Middleware considered harmful?

There are various ideas for how you might use the middleware feature in Redux. They seem like an unfortunate misstep to me. The beauty of Redux is that its central idea is so simple and general, it doesn't need to be changed. You can just build stuff on top of it, using it as a solid platform. But if you start changing the platform, you destroy the foundational assumptions that your work is based on. The basic principle that the store update is synchronous, not to mention the simplicity of the types involved, is really important.

The problem here is not with the ideas enabled by middleware (e.g. convenient orchestration of asynchronous operations). The problem is the idea that they should be grafted into the store itself, changing its basic nature. Instead, let's practice separation of concerns, and keep the store as a synchronously updatable container for a single immutable data structure. If we want other facilities that work differently alongside the store, we should implement such facilities separately, and have them dispatch actions to the store from the outside. No magic involved. A store is just a store.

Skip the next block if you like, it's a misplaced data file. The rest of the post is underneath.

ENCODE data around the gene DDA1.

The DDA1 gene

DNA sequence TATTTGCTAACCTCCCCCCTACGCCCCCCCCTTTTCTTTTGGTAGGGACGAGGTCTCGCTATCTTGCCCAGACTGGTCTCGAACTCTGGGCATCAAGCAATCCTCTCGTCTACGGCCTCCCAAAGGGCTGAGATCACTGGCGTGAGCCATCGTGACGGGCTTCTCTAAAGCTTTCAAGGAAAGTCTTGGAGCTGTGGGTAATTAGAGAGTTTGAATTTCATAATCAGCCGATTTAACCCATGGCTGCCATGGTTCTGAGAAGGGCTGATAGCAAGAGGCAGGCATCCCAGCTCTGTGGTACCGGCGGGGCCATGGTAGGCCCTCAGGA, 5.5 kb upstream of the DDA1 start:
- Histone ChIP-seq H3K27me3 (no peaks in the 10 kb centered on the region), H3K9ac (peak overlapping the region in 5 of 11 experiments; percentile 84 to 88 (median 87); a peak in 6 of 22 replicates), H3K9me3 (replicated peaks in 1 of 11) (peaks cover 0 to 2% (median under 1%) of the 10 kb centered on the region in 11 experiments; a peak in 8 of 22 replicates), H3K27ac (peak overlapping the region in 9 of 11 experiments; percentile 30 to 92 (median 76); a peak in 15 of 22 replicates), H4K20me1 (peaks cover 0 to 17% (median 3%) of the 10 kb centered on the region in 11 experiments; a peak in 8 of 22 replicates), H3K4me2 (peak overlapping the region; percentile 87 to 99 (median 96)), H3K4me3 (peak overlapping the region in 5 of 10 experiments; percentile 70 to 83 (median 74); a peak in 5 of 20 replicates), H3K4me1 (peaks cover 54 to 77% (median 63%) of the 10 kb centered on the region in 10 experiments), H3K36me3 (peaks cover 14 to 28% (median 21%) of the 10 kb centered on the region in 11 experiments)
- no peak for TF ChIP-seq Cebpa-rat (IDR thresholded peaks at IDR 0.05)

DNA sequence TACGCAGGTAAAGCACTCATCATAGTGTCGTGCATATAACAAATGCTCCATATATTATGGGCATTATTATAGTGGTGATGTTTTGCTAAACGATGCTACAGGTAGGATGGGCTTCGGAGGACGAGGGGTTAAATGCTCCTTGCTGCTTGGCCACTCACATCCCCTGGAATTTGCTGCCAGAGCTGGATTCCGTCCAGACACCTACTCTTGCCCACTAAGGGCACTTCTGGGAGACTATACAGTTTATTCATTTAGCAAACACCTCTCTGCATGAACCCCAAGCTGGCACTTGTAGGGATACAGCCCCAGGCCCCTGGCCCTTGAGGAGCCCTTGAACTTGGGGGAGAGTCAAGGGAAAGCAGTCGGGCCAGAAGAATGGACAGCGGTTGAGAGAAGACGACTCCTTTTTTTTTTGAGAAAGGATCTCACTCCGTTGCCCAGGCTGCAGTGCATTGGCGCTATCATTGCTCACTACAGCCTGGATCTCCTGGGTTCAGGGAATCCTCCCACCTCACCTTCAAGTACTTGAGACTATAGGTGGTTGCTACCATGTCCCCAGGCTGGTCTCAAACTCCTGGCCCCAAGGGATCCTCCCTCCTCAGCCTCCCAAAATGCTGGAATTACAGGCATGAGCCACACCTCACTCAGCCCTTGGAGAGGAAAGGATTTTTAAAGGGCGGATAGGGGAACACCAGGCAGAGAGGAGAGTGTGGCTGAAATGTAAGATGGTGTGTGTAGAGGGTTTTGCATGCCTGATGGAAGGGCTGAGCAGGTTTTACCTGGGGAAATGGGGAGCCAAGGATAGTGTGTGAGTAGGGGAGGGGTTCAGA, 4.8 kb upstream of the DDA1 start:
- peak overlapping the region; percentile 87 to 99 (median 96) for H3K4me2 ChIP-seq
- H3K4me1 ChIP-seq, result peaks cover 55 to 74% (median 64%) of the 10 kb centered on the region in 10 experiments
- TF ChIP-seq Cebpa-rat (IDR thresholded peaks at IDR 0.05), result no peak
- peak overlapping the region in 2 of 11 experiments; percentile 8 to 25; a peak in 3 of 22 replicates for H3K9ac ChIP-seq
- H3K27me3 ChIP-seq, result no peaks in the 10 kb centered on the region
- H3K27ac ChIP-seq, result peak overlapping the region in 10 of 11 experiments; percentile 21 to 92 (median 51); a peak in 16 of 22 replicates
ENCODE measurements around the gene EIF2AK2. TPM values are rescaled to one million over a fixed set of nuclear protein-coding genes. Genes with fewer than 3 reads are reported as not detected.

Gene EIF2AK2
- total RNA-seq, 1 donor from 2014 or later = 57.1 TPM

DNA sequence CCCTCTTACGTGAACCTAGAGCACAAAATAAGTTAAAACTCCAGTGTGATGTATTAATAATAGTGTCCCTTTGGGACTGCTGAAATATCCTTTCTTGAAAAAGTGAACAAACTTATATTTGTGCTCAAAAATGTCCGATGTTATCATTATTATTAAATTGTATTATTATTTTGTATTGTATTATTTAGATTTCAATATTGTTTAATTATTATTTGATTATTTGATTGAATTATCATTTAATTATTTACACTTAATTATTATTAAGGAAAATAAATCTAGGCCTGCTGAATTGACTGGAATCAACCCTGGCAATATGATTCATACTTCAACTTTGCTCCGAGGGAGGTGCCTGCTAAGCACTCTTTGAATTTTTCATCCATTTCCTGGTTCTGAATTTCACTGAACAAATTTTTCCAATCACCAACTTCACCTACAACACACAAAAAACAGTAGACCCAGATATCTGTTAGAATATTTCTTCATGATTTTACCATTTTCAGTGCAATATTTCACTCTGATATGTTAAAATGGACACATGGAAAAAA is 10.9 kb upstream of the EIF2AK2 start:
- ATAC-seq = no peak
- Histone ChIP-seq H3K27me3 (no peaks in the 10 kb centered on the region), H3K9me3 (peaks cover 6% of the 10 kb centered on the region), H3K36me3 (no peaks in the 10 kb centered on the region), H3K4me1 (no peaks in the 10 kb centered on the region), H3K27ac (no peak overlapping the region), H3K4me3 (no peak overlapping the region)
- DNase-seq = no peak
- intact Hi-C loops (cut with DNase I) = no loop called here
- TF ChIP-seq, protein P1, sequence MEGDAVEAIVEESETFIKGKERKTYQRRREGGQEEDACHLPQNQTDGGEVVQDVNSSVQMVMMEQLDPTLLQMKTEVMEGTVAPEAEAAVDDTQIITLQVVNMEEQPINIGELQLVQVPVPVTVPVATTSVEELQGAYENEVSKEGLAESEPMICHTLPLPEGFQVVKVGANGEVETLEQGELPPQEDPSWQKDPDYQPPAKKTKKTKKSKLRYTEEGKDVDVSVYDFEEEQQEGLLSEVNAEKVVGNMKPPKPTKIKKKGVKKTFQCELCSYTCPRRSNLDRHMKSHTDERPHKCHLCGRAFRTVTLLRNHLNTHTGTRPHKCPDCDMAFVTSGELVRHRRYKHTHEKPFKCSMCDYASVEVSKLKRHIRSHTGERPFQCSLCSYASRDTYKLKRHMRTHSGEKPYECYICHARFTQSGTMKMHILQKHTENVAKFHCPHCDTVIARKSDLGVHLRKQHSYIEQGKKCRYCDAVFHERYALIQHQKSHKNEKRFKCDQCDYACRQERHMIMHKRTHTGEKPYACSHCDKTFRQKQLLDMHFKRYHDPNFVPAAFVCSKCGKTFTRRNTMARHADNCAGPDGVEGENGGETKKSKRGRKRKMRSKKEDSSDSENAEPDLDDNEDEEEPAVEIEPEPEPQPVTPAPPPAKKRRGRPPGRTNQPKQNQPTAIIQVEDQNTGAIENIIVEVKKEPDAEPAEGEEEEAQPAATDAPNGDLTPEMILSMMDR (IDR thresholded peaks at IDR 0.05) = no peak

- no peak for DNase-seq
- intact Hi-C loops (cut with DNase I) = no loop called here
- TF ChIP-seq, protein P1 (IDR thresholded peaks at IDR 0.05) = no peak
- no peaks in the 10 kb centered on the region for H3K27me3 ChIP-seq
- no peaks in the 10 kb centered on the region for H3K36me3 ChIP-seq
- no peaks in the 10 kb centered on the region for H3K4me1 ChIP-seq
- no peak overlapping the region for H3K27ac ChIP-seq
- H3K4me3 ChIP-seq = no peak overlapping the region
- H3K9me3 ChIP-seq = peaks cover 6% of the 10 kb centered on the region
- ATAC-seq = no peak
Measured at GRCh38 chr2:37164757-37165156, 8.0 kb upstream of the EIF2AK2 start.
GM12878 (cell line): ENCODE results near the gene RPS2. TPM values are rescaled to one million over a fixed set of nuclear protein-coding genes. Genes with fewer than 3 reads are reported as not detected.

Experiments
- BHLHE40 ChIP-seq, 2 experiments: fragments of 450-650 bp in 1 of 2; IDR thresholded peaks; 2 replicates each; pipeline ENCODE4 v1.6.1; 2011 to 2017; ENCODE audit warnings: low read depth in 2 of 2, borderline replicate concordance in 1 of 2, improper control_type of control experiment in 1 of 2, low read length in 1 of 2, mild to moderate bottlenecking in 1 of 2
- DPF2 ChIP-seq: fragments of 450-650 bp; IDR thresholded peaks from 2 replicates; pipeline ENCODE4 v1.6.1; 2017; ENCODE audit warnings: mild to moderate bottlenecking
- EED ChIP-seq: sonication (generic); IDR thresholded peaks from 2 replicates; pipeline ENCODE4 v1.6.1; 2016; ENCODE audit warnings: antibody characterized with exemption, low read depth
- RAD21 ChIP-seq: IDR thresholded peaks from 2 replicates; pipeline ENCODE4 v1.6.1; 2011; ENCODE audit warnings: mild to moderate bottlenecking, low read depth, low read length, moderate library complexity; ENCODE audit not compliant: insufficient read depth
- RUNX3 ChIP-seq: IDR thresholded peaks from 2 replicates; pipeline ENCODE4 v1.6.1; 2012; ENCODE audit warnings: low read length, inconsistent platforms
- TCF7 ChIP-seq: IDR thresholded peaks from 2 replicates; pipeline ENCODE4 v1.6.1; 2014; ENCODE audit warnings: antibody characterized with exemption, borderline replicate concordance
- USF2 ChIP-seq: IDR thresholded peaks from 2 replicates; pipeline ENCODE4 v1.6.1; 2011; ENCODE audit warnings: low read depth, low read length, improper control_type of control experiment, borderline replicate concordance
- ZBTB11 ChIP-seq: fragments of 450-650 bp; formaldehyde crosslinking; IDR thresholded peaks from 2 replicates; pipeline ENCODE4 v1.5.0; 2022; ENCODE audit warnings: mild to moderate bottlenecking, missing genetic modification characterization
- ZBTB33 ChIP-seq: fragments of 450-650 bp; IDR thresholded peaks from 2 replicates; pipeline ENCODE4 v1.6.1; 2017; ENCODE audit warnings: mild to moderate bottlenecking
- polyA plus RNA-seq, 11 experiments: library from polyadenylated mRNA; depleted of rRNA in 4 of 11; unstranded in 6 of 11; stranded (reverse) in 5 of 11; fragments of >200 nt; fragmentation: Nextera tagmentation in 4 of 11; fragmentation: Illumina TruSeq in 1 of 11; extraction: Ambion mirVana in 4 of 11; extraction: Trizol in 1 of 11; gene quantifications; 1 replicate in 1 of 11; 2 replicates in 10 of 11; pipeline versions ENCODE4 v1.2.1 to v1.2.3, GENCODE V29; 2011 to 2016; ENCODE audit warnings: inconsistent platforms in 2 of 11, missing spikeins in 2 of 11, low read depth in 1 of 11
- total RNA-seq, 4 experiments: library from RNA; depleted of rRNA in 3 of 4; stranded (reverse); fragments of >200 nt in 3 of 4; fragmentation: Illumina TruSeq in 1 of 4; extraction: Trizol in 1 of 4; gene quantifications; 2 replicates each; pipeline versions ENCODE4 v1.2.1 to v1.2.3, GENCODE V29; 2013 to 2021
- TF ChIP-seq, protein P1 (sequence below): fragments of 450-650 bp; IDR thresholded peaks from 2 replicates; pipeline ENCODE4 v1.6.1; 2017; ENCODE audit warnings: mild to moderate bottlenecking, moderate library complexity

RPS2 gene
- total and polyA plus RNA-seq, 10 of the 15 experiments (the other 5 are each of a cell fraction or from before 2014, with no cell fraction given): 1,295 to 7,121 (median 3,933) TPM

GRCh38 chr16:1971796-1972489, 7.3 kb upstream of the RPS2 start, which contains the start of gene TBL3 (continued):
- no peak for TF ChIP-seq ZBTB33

Now let's think about the challenges involved in implementing cursors on a multi-nested, dynamically growing data structure. As an example we'll take another step back: we already have Book, and a Shelf that has a collection of books. Let's have a Shop (UK English terminology to avoid clashing with Store) that has a collection of shelves. There is obvious similarity between levels, and most apps will involve this kind of pattern. We need to be able to address things inside containers, at multiple levels.